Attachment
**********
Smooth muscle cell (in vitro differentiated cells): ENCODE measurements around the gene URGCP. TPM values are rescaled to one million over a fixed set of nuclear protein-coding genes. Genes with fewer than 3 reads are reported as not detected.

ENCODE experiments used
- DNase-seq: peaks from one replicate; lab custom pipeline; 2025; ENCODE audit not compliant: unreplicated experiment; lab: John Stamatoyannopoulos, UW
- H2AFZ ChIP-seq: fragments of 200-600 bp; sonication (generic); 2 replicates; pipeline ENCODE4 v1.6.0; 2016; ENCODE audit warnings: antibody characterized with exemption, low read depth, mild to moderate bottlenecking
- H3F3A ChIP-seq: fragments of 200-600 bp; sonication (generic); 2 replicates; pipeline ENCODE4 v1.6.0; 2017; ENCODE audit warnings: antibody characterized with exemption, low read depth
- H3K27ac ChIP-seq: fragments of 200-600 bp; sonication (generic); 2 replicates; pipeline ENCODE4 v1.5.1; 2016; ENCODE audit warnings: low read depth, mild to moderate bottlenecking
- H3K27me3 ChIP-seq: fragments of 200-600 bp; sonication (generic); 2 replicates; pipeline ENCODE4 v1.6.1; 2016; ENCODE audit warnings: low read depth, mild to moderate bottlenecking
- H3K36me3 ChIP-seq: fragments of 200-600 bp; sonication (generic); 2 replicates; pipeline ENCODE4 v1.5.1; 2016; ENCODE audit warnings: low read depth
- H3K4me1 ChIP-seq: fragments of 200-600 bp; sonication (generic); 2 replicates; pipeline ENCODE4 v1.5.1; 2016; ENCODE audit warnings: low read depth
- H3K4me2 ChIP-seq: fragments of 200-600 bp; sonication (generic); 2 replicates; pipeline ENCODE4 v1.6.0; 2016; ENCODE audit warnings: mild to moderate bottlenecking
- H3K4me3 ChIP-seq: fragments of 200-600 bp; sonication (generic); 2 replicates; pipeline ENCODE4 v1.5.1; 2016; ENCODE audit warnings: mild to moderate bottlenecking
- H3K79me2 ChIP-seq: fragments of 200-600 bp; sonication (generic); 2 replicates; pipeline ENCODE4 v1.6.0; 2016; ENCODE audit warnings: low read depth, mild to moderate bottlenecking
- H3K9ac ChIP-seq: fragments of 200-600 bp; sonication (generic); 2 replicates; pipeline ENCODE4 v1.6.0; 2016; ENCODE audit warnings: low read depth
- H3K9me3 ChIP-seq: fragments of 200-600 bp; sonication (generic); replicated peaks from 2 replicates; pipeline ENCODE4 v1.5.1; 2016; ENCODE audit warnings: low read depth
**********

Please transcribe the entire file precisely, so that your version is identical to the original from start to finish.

Smooth muscle cell (in vitro differentiated cells): ENCODE measurements around the gene URGCP. TPM values are rescaled to one million over a fixed set of nuclear protein-coding genes. Genes with fewer than 3 reads are reported as not detected.

ENCODE experiments used
- DNase-seq: peaks from one replicate; lab custom pipeline; 2025; ENCODE audit not compliant: unreplicated experiment; lab: John Stamatoyannopoulos, UW
- H2AFZ ChIP-seq: fragments of 200-600 bp; sonication (generic); 2 replicates; pipeline ENCODE4 v1.6.0; 2016; ENCODE audit warnings: antibody characterized with exemption, low read depth, mild to moderate bottlenecking
- H3F3A ChIP-seq: fragments of 200-600 bp; sonication (generic); 2 replicates; pipeline ENCODE4 v1.6.0; 2017; ENCODE audit warnings: antibody characterized with exemption, low read depth
- H3K27ac ChIP-seq: fragments of 200-600 bp; sonication (generic); 2 replicates; pipeline ENCODE4 v1.5.1; 2016; ENCODE audit warnings: low read depth, mild to moderate bottlenecking
- H3K27me3 ChIP-seq: fragments of 200-600 bp; sonication (generic); 2 replicates; pipeline ENCODE4 v1.6.1; 2016; ENCODE audit warnings: low read depth, mild to moderate bottlenecking
- H3K36me3 ChIP-seq: fragments of 200-600 bp; sonication (generic); 2 replicates; pipeline ENCODE4 v1.5.1; 2016; ENCODE audit warnings: low read depth
- H3K4me1 ChIP-seq: fragments of 200-600 bp; sonication (generic); 2 replicates; pipeline ENCODE4 v1.5.1; 2016; ENCODE audit warnings: low read depth
- H3K4me2 ChIP-seq: fragments of 200-600 bp; sonication (generic); 2 replicates; pipeline ENCODE4 v1.6.0; 2016; ENCODE audit warnings: mild to moderate bottlenecking
- H3K4me3 ChIP-seq: fragments of 200-600 bp; sonication (generic); 2 replicates; pipeline ENCODE4 v1.5.1; 2016; ENCODE audit warnings: mild to moderate bottlenecking
- H3K79me2 ChIP-seq: fragments of 200-600 bp; sonication (generic); 2 replicates; pipeline ENCODE4 v1.6.0; 2016; ENCODE audit warnings: low read depth, mild to moderate bottlenecking
- H3K9ac ChIP-seq: fragments of 200-600 bp; sonication (generic); 2 replicates; pipeline ENCODE4 v1.6.0; 2016; ENCODE audit warnings: low read depth
- H3K9me3 ChIP-seq: fragments of 200-600 bp; sonication (generic); replicated peaks from 2 replicates; pipeline ENCODE4 v1.5.1; 2016; ENCODE audit warnings: low read depth